Which brings us to 2016, which I felt was basically a year where many jumped onto this “Female Protagonist” bandwagon and basically followed in the wake of Rey’s success.
- Wonder Woman, where I felt such similar vibes when Gal Gadot stated “What I do is not up to you”
- Star Wars Rogue One, where it was recently revealed that Jyn Erso (played by Felicity Jones) will be the leading character
- X-Men Apocalypse also had Jennifer Lawrence as the lead playing Mystique whom I hope will not attempt another motivational speech in the near future
- Female Cowboys? Jane Got a Gun stars Natalie Portman as a gun-slinging cow girl on a quest to save her husband
- Ghostbusters had an all-female reboot which proved that slapping on an all female cast ain’t a recipe for success
Feminism in US Politics (which is so entertaining in itself to be considered pop culture)
I think that the whole starting point of writing about 2016 as a year of feminism came from a Vox documentary about how HRC’s debate performances “left Trump’s presidential campaign in ruins” (https://www.facebook.com/Vox/videos/587702298084043/?hc_ref=NEWSFEED).
But in a sense, we can be very thankful for the rhetoric played out these past few months between HRC and Trump. Both are not ideal candidates for sure, but for the past few months, the sensible people of the world have been trying ways and ways to halt Trump’s unbelievable march towards the presidential seat. They tried tearing down his policies (or the lack of it), his morals (for suggesting state-sanctioned murder of terrorist’s families), his financial state and tax returns, his religious extremism but nothing had worked.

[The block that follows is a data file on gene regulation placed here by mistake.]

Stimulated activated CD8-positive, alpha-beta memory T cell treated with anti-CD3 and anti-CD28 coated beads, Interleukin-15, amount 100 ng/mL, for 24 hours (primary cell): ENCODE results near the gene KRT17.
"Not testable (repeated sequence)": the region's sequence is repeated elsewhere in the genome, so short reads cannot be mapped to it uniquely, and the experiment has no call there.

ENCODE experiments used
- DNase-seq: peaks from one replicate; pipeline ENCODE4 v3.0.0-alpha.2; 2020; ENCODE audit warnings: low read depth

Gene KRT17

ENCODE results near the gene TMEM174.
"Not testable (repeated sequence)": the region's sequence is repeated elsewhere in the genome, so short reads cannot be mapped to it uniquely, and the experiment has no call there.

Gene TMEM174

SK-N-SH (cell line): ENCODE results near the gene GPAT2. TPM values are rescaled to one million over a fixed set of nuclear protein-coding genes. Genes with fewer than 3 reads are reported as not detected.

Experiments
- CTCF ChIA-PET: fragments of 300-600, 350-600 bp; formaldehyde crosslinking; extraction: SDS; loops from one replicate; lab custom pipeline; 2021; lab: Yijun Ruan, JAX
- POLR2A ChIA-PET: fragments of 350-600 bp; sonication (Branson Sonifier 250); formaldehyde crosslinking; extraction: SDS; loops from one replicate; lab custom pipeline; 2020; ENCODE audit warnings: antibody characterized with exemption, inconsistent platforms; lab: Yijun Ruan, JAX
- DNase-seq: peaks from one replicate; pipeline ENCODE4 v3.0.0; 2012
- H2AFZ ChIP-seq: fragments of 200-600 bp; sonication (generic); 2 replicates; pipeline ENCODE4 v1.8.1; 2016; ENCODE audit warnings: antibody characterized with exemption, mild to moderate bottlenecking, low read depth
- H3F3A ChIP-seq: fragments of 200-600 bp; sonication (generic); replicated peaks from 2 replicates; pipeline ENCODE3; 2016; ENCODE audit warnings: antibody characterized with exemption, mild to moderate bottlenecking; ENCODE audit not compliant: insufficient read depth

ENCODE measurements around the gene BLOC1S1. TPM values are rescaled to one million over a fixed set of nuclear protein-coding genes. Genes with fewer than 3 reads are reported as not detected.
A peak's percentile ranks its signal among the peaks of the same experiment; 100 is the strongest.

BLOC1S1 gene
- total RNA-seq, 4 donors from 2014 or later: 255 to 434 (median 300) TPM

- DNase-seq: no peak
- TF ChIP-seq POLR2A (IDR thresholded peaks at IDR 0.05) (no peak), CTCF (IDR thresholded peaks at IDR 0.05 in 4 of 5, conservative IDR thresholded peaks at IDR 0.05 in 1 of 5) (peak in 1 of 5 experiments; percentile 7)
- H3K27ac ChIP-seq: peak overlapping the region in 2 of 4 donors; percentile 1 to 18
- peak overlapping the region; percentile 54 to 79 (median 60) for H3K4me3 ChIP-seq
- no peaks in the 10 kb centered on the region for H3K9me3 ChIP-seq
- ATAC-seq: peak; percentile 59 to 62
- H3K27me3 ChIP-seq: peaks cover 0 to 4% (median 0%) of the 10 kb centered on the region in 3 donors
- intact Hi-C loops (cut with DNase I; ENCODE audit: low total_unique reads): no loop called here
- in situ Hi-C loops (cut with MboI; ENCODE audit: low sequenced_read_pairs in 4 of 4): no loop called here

We had to wait for a leaked recording for the world to wake up and for dozens of politicians to step up and proclaim that they cannot sanction the actions of Trump because “I know a woman too. My wife’s a woman, my sister’s a woman..” and so on. We had to wait for HRC to be a figurehead of sorts (at least for this campaign) and be the best person you can find right now to denounce Trump’s alleged “respect for women”. Within 3 debates, the margin between the 2 has expanded by 7%.
If HRC does take over as POTUS, it will be sort of a feminist win on both fronts. One for dismantling Trump’s campaign at the final leg, and one for another first for the US, a female president.
I feel that sometimes the publicity can be too much for its own good. There has always been a gap and it seems like overcompensating isn’t going to cut it either. There was so much hoo-hah in 2014 when Emma Watson took on the role of UN Ambassador for gender equality with the speech and whatnot. Its good to know that she’s actually taken the year off from the limelight to work on understanding gender equality on a global scale.
And it does feel a little contrived when people latch on the feminist tag for ulterior motives (which HRC is accused of being guilty of) and when it shows up in places where it’s not needed (in gender neutral situations).
Well, the year is really proving to be too damn well complicated.